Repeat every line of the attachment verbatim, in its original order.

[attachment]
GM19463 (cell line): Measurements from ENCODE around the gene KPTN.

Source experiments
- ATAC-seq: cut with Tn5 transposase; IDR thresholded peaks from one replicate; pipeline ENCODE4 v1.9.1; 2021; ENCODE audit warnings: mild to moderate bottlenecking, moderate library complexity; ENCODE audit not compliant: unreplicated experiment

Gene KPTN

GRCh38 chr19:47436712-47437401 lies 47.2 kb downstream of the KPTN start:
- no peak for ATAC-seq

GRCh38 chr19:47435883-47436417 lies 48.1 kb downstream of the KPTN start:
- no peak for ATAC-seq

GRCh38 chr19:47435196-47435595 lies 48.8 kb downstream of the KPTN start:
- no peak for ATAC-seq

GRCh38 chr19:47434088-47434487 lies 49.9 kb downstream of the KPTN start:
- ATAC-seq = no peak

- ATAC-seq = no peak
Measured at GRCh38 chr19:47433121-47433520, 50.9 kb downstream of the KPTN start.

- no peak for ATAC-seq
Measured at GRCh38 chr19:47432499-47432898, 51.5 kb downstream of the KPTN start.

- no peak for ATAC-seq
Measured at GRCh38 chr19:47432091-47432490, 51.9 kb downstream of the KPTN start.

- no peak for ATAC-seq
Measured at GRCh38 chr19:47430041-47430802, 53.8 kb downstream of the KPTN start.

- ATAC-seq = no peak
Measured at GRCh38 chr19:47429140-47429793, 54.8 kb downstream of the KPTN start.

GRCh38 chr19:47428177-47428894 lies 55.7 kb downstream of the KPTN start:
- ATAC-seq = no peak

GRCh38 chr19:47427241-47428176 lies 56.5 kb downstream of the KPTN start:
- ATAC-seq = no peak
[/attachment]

GM19463 (cell line): Measurements from ENCODE around the gene KPTN.

Source experiments
- ATAC-seq: cut with Tn5 transposase; IDR thresholded peaks from one replicate; pipeline ENCODE4 v1.9.1; 2021; ENCODE audit warnings: mild to moderate bottlenecking, moderate library complexity; ENCODE audit not compliant: unreplicated experiment

Gene KPTN

GRCh38 chr19:47436712-47437401 lies 47.2 kb downstream of the KPTN start:
- no peak for ATAC-seq

GRCh38 chr19:47435883-47436417 lies 48.1 kb downstream of the KPTN start:
- no peak for ATAC-seq

GRCh38 chr19:47435196-47435595 lies 48.8 kb downstream of the KPTN start:
- no peak for ATAC-seq

GRCh38 chr19:47434088-47434487 lies 49.9 kb downstream of the KPTN start:
- ATAC-seq = no peak

- ATAC-seq = no peak
Measured at GRCh38 chr19:47433121-47433520, 50.9 kb downstream of the KPTN start.

- no peak for ATAC-seq
Measured at GRCh38 chr19:47432499-47432898, 51.5 kb downstream of the KPTN start.

- no peak for ATAC-seq
Measured at GRCh38 chr19:47432091-47432490, 51.9 kb downstream of the KPTN start.

- no peak for ATAC-seq
Measured at GRCh38 chr19:47430041-47430802, 53.8 kb downstream of the KPTN start.

- ATAC-seq = no peak
Measured at GRCh38 chr19:47429140-47429793, 54.8 kb downstream of the KPTN start.

GRCh38 chr19:47428177-47428894 lies 55.7 kb downstream of the KPTN start:
- ATAC-seq = no peak

GRCh38 chr19:47427241-47428176 lies 56.5 kb downstream of the KPTN start:
- ATAC-seq = no peak